items tagged with vaccines
Written By: Kathleen McCarthy
Many of the decision-making processes we engage in require some degree of trust. Trust characterizes nearly every relationship under the sun -- whether husband-wife, parent-child, teacher-student, doctor-patient -- including legislator-voter/taxpayer and media-consumer. With regard to this week's cover story subject -- the H1N1 flu virus and its vaccines -- the decisions made by Americans to accept the professed need for widespread immunization and the safety of government-procured vaccinations is based almost entirely on trust. People who take the time to evaluate and consider the risk-to-benefit ratio of immunization against any virus find themselves asking, "Whom should I trust?" Many of us depend upon the media for our information on this subject. Unfortunately, the dominant mainstream media is no longer worthy of our trust, most especially in matters of life and death.
The media has proven its wholesale complicity in deliberate manipulation of information/news in favor of its own agenda(s) and, more importantly, in favor of its commercial interests. The H1N1-virus controversy is no different.
Read More About Question And Verify...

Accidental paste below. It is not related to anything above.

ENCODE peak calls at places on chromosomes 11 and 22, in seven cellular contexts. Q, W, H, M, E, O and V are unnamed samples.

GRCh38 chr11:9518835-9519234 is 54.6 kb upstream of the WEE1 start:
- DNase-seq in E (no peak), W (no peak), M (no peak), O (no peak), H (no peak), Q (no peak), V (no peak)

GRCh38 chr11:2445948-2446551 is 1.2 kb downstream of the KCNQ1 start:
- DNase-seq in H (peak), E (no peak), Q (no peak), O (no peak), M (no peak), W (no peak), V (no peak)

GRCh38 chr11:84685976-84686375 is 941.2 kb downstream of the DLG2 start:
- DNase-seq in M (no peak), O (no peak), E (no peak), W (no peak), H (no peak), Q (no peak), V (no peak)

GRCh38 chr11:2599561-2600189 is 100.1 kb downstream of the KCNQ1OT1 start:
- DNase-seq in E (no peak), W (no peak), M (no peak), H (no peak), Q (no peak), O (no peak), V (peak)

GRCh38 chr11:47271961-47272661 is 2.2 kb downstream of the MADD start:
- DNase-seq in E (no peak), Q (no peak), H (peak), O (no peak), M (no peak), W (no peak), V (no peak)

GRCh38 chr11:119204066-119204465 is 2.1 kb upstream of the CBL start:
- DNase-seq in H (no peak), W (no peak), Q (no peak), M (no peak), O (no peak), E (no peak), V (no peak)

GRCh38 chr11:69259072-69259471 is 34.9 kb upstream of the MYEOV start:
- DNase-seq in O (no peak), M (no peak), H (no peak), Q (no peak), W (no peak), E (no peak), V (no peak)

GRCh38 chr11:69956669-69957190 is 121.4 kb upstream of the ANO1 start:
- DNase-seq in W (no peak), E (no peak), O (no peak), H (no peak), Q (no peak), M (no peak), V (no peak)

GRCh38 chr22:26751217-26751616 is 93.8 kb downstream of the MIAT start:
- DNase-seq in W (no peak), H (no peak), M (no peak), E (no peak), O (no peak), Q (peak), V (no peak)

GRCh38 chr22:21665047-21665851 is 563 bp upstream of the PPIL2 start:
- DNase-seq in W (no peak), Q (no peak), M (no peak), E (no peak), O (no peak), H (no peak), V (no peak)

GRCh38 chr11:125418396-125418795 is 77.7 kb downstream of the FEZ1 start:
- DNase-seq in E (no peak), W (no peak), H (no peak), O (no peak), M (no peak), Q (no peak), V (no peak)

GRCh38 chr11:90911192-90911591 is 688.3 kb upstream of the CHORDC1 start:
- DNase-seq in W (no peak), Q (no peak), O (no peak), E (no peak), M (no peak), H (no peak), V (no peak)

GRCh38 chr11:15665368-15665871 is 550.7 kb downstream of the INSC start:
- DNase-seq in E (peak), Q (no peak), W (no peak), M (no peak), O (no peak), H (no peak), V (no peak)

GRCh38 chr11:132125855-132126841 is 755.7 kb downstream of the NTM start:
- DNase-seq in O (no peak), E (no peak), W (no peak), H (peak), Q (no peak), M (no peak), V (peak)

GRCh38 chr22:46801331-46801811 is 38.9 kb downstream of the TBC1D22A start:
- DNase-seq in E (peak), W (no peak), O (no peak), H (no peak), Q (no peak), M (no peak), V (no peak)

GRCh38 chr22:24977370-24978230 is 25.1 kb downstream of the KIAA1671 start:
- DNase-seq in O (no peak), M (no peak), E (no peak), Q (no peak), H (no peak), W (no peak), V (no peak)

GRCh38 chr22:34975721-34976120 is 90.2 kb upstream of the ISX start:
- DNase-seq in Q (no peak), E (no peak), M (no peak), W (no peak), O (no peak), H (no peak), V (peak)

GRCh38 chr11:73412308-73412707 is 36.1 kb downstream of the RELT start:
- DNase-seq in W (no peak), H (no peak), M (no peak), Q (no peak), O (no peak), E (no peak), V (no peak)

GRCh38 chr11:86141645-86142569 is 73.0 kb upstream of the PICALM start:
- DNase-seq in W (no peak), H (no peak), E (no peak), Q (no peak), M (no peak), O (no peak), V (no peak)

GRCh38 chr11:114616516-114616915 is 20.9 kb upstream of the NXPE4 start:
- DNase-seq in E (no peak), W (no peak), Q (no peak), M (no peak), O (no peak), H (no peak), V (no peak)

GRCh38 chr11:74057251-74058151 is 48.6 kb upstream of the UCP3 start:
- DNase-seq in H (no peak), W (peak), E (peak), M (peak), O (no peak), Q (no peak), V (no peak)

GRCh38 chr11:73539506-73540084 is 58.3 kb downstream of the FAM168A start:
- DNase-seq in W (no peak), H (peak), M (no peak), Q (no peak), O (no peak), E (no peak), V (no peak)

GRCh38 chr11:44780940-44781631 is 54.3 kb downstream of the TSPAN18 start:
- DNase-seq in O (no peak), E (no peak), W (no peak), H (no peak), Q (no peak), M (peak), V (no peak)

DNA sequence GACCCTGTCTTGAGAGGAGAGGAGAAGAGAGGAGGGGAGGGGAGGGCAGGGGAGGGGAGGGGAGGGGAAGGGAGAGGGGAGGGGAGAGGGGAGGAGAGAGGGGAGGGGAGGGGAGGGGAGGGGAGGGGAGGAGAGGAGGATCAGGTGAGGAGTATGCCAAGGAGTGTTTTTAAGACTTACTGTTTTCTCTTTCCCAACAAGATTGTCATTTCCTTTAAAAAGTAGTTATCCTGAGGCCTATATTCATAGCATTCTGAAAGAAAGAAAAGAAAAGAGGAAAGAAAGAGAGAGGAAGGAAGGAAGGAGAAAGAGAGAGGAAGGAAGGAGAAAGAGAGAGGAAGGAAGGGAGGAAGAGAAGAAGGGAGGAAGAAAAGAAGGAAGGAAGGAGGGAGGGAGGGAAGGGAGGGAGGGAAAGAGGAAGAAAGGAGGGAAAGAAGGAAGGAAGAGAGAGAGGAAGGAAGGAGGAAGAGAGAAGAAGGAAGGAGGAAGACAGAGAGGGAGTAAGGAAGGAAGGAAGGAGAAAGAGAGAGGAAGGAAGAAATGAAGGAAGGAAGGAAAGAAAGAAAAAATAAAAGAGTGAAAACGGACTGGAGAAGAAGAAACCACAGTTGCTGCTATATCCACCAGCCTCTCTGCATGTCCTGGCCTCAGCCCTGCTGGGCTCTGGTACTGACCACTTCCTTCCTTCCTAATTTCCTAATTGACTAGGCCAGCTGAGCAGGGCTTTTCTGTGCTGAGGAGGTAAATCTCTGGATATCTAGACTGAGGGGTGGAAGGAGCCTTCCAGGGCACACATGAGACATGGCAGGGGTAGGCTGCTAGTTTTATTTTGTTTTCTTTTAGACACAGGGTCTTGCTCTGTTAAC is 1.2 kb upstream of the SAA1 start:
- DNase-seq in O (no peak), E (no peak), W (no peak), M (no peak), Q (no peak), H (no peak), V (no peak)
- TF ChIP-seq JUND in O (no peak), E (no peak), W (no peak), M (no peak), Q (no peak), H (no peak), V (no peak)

Written By: Jeff Ignatius
Category: Feature Stories
If you're torn about how worried to be about the H1N1 flu virus, you're not alone.
Consider: "I think the hysteria of H1N1 concerns me the most." That's Paul M. Bolger, medical director for emergency medicine at Trinity Regional Health System.
"Let's say it's equivalent to a seasonal flu" in terms of symptom severity and mortality, countered Louis M. Katz, the medical director of the Scott County Health Department, an infectious-diseases specialist, and the executive vice president for medical affairs of the Mississippi Valley Regional Blood Center. "Multiply 30[,000] or 40,000 [typical annual deaths in the United States from seasonal influenza] times five or six, or three or four, in terms of number of deaths. It's a big deal. It's a huge deal. Both from the standpoint of what we call morbidity and mortality - illness and death - and from the impact on societal operations and infrastructure."
This is a worst-case scenario, right? "No, it's what's going to happen," Katz said.
These aren't really contradictory; they're just different perspectives. But they express the general realities about H1N1 that appear to be in conflict: Our brief experience with this new strain of influenza suggests that its symptoms are generally less severe than the seasonal flu's and that its death rate is comparable, but because there's virtually no immunity in people under 60, it has the potential to affect a greater percentage of the population and cause widespread problems.
Read More About H1N1: Despite The Media Frenzy, There’S Little Reason To Panic...
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